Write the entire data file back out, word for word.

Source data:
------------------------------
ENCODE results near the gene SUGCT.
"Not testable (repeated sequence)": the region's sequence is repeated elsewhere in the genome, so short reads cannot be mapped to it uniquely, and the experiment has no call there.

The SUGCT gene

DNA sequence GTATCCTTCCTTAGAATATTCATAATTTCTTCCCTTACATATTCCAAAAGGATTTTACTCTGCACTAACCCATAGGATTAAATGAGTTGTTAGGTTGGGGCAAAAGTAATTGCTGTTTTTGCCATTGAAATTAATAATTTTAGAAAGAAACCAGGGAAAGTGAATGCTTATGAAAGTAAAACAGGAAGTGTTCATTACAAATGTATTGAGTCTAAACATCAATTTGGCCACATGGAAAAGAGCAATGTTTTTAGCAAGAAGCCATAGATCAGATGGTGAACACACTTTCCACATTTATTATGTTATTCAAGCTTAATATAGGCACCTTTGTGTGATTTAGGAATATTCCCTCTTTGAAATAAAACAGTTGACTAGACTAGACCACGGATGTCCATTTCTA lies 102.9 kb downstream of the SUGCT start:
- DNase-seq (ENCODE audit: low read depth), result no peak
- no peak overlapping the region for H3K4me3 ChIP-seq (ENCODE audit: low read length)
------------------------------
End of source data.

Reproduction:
ENCODE results near the gene SUGCT.
"Not testable (repeated sequence)": the region's sequence is repeated elsewhere in the genome, so short reads cannot be mapped to it uniquely, and the experiment has no call there.

The SUGCT gene

DNA sequence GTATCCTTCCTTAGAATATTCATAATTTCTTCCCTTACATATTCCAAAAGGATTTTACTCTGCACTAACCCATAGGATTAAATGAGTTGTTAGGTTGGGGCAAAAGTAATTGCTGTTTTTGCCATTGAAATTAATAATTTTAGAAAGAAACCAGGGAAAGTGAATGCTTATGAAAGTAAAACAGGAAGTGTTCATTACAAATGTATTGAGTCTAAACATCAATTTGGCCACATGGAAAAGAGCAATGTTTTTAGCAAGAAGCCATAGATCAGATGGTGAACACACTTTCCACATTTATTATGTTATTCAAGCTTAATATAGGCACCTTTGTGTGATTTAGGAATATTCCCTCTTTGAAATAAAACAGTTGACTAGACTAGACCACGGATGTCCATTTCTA lies 102.9 kb downstream of the SUGCT start:
- DNase-seq (ENCODE audit: low read depth), result no peak
- no peak overlapping the region for H3K4me3 ChIP-seq (ENCODE audit: low read length)